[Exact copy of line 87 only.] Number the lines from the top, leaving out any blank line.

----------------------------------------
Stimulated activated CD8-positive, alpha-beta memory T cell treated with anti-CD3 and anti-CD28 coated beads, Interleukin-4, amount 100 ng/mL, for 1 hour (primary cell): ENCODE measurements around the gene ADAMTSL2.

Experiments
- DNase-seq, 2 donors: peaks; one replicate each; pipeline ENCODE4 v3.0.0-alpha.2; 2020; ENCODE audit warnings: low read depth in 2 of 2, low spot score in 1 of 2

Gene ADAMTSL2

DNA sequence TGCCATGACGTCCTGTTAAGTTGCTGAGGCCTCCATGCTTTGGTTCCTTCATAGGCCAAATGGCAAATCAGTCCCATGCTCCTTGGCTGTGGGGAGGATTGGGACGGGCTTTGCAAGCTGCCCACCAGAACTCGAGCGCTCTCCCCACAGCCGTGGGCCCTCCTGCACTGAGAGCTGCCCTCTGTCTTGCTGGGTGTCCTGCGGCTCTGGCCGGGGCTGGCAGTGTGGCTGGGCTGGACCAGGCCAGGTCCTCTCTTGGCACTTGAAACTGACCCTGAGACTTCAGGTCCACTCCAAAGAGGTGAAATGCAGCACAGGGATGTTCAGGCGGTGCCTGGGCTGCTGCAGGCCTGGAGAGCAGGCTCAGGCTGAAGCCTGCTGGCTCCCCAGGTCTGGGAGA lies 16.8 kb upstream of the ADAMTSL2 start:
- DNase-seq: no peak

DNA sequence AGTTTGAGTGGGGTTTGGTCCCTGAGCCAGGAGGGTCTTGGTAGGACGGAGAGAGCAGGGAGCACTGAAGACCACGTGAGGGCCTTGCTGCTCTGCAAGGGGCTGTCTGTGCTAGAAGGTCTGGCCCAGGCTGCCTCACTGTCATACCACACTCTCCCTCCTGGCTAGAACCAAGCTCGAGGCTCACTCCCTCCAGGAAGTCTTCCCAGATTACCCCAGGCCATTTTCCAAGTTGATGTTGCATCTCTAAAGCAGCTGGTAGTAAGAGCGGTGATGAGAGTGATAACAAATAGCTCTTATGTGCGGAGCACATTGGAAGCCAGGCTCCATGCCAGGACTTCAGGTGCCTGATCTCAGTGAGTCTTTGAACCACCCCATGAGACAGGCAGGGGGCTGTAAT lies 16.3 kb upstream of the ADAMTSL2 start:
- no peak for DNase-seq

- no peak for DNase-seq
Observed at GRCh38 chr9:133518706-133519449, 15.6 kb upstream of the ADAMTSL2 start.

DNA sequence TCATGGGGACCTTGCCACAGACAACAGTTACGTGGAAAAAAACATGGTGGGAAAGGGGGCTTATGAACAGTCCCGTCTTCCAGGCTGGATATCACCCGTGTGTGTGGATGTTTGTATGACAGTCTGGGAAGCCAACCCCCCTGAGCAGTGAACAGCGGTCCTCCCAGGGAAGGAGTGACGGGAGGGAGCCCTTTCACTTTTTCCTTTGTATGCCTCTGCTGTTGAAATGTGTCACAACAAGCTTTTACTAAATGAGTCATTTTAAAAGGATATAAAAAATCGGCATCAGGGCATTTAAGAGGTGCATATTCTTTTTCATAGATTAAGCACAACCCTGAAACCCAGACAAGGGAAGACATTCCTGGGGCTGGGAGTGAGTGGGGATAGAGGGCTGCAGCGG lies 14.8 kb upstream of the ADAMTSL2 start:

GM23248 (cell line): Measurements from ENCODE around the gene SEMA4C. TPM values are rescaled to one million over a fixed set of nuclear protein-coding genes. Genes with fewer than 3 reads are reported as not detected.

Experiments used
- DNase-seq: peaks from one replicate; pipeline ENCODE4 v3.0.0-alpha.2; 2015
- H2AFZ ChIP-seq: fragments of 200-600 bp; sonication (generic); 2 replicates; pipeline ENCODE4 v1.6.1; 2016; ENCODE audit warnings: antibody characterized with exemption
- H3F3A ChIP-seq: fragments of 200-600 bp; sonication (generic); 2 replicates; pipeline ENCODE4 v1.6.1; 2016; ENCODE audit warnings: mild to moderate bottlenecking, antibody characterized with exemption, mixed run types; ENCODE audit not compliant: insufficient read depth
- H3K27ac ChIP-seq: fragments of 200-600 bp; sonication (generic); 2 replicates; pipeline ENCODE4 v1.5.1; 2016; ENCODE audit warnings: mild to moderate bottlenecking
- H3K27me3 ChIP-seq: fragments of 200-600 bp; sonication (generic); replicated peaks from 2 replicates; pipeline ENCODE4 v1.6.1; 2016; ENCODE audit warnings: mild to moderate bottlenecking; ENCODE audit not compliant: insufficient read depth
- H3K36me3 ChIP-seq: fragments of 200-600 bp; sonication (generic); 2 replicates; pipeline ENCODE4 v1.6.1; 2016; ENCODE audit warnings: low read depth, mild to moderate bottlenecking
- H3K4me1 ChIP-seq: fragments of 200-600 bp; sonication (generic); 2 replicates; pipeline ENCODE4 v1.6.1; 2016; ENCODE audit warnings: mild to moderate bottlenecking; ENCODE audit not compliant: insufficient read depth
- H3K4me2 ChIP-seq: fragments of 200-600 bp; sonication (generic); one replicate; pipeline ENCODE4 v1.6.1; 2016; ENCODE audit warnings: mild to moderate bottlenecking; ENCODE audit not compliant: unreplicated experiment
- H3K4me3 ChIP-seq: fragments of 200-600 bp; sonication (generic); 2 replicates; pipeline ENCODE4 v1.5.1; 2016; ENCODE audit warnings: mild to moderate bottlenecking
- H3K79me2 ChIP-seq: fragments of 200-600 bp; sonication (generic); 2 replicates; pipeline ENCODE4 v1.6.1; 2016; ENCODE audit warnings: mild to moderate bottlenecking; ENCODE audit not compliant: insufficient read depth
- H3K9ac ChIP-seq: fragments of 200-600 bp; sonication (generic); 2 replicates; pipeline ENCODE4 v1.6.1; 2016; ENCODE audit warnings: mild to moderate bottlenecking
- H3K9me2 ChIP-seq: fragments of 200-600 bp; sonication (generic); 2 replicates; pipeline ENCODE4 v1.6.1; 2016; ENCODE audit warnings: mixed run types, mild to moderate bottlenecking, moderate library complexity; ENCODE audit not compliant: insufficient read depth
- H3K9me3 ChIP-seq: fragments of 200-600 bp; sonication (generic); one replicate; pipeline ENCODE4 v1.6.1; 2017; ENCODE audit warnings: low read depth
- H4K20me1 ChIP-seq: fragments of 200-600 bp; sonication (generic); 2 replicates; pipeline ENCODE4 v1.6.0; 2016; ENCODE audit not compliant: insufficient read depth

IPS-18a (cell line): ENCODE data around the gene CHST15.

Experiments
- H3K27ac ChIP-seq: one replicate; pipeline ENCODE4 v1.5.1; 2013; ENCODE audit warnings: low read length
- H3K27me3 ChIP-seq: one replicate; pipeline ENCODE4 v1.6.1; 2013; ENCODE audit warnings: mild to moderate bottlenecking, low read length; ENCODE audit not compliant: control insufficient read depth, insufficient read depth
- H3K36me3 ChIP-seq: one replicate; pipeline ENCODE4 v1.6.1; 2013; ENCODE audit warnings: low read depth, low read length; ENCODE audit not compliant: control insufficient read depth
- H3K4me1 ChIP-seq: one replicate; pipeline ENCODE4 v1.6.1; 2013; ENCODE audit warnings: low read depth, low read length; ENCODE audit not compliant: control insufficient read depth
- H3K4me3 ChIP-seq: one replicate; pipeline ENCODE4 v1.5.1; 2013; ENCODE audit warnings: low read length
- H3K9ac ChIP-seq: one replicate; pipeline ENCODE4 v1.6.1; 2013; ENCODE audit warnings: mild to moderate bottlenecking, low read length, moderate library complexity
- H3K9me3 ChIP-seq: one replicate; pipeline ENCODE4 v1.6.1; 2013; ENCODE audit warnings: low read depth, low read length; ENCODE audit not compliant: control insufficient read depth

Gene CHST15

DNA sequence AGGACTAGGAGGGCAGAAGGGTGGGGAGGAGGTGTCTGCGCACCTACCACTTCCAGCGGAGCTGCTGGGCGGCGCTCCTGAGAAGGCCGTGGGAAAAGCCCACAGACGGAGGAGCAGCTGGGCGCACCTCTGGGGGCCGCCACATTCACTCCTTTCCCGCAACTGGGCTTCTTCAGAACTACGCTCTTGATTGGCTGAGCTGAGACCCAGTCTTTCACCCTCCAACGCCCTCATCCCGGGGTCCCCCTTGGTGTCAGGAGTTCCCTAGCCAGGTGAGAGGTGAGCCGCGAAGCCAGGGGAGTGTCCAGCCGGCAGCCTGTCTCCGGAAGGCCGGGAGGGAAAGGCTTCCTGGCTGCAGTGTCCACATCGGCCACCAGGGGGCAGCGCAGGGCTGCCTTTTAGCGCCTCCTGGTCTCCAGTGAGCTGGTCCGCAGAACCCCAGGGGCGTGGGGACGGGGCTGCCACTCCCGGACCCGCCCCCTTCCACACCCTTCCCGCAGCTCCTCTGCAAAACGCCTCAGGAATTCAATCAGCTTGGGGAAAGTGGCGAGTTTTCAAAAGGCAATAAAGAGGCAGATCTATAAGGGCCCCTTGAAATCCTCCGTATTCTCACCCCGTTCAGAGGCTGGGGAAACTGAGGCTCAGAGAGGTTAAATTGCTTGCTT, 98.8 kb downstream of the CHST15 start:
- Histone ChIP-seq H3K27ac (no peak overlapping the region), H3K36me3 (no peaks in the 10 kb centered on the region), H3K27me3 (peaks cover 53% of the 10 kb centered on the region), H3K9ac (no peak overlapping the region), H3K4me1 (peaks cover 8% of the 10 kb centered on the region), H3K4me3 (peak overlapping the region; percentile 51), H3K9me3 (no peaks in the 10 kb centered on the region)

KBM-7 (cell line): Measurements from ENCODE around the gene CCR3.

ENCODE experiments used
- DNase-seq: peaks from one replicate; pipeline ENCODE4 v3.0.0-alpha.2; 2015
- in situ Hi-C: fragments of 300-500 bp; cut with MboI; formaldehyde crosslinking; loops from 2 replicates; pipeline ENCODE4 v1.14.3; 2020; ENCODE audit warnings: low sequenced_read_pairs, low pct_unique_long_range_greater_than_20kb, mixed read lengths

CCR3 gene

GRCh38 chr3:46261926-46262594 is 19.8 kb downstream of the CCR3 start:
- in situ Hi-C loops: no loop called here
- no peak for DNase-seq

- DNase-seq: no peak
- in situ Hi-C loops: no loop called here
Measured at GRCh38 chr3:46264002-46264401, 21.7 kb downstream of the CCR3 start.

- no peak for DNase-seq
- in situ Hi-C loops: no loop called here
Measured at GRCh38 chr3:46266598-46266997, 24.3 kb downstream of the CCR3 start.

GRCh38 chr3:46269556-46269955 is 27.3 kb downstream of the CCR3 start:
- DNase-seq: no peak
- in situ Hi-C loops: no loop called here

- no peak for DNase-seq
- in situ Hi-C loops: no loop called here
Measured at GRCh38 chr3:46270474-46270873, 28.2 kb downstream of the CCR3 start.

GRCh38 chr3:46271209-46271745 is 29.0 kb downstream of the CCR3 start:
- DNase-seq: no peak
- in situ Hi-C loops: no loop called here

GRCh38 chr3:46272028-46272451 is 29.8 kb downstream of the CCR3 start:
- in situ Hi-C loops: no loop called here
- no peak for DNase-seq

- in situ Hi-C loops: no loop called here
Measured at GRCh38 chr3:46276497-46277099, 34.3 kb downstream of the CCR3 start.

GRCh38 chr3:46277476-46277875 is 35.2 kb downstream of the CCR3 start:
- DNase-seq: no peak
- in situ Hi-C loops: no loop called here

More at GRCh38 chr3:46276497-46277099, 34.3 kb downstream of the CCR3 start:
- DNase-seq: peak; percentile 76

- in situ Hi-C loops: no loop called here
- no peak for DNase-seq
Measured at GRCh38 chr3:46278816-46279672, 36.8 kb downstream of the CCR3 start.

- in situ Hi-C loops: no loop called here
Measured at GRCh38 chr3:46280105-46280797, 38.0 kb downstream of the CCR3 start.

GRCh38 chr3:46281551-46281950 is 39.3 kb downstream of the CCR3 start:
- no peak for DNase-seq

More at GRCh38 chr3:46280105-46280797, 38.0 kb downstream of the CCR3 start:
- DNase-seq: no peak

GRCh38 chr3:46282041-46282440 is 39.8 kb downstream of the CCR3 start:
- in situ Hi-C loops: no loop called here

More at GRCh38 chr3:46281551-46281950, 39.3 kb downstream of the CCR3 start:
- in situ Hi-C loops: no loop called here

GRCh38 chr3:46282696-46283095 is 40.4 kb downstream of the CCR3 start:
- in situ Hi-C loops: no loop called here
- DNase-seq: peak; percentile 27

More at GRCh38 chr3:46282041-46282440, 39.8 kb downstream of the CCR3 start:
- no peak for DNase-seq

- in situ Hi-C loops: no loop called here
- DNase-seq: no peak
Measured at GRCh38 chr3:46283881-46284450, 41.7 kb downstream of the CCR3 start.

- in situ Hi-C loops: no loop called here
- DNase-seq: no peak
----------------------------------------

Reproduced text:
- in situ Hi-C loops: no loop called here